Our god has slept,
though somewhat fitfully,
for a few days. Maybe weeks.
How we long for the promised return,
preferably stronger than before.
But resurrections, we have learned, require a sacrifice.
This time it is not heart nor spirit our god demands
(we have already given these)
but lungs –
perhaps a million,
The lungs of the aged, the hungry, the sick, the imprisoned –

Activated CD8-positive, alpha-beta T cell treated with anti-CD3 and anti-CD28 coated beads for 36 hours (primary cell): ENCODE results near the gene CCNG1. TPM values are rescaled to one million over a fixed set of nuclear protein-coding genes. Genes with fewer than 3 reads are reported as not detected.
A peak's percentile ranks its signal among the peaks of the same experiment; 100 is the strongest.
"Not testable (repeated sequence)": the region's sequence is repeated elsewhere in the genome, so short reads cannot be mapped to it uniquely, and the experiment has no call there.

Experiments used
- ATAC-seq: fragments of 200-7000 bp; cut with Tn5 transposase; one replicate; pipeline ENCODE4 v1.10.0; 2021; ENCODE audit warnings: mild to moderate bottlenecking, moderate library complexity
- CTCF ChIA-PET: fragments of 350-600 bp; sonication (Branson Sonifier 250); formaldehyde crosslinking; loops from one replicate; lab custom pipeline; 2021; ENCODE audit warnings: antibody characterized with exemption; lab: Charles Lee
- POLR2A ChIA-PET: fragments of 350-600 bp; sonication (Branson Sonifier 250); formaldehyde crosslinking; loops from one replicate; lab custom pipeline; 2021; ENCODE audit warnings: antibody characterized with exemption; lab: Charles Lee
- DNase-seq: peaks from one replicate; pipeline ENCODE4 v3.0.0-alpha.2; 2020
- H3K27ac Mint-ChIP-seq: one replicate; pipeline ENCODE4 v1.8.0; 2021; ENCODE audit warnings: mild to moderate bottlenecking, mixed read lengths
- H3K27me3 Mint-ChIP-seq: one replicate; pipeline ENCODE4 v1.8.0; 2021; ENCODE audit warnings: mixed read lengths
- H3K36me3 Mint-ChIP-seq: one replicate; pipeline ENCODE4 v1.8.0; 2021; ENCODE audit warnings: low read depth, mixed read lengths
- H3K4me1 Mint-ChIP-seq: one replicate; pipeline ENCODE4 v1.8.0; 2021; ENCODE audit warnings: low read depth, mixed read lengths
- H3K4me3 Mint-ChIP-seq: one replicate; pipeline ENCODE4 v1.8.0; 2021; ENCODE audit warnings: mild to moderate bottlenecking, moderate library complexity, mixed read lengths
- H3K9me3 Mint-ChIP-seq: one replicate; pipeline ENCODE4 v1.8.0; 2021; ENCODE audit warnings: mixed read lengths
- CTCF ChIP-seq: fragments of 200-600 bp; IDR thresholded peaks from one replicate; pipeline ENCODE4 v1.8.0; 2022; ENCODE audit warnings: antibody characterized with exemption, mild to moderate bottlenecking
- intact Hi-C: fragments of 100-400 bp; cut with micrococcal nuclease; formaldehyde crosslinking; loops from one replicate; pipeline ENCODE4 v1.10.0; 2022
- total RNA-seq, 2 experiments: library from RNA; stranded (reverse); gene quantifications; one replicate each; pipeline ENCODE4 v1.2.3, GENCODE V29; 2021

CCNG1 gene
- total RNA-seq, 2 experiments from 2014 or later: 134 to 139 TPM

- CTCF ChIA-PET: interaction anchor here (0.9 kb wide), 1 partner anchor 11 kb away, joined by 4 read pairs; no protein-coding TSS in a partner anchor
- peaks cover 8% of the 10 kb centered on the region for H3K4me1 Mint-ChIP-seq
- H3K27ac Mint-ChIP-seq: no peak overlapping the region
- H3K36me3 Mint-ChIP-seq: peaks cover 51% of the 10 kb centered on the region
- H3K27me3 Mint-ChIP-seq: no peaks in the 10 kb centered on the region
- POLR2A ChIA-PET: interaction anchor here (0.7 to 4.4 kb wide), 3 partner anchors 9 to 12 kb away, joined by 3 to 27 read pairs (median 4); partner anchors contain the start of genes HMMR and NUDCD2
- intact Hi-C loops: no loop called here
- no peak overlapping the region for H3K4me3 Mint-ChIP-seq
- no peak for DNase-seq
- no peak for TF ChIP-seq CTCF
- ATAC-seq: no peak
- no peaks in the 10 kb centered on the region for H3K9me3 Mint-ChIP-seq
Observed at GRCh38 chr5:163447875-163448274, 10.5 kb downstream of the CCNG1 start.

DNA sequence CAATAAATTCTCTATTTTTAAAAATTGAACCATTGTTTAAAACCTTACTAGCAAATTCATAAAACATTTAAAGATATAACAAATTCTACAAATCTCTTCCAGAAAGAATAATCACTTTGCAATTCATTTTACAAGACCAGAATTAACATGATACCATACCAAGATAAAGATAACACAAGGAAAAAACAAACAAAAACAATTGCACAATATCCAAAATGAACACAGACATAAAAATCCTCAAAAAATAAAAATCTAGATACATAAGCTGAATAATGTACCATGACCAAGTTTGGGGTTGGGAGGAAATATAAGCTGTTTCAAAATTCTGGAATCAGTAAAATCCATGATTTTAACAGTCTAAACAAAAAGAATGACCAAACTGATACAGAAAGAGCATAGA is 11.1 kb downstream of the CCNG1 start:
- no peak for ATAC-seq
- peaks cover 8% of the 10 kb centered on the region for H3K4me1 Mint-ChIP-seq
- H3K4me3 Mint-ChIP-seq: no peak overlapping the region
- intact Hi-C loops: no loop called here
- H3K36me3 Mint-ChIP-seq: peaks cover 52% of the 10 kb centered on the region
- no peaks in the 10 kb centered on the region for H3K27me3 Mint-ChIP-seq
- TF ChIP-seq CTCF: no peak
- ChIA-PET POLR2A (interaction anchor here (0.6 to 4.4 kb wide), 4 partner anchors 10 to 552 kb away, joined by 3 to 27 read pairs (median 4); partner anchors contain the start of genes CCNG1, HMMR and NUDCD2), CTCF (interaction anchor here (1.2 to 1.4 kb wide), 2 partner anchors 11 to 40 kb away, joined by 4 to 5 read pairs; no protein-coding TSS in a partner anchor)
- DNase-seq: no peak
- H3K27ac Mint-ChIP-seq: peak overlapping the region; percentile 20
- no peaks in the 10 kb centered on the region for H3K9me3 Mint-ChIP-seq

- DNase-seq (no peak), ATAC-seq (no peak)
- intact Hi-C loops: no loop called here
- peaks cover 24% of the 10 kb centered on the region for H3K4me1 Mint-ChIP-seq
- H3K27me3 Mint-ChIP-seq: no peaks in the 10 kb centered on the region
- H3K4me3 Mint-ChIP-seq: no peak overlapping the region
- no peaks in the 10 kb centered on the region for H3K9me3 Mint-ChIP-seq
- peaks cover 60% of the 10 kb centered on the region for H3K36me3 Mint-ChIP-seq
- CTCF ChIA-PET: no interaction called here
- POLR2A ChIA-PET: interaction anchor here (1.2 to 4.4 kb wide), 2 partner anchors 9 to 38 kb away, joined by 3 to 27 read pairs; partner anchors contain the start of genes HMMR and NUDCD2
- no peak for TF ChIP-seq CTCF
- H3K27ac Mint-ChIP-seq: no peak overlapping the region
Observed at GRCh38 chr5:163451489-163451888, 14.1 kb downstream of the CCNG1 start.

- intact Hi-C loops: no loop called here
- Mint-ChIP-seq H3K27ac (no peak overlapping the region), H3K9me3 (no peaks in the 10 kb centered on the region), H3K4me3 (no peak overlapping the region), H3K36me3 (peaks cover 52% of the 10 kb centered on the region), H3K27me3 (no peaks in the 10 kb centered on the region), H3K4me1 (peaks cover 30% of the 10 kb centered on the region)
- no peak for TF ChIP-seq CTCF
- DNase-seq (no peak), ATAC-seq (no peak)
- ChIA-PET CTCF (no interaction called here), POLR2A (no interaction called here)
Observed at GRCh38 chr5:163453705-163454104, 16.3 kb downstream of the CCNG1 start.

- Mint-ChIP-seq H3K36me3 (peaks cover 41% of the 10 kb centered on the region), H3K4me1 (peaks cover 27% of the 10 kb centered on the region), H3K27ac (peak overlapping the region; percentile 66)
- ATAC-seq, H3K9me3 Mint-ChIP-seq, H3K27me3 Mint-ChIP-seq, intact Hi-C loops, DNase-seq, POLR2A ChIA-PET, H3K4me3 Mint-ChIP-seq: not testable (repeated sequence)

all probably strangers –
and those who dare to care for them.
Though our god cannot offer itself for us,
as we have heard some Gods do,
it wins our devotion with this exalted vision:
a zion society
in which “every man prospers according to his genius,
and every man conquers according to his strength.”
But if the lungs that Mammon requires end up being yours or mine,
instead of our distant brother’s
(we were never his keeper anyway)
will we still say “all is well in zion, because zion prospereth”?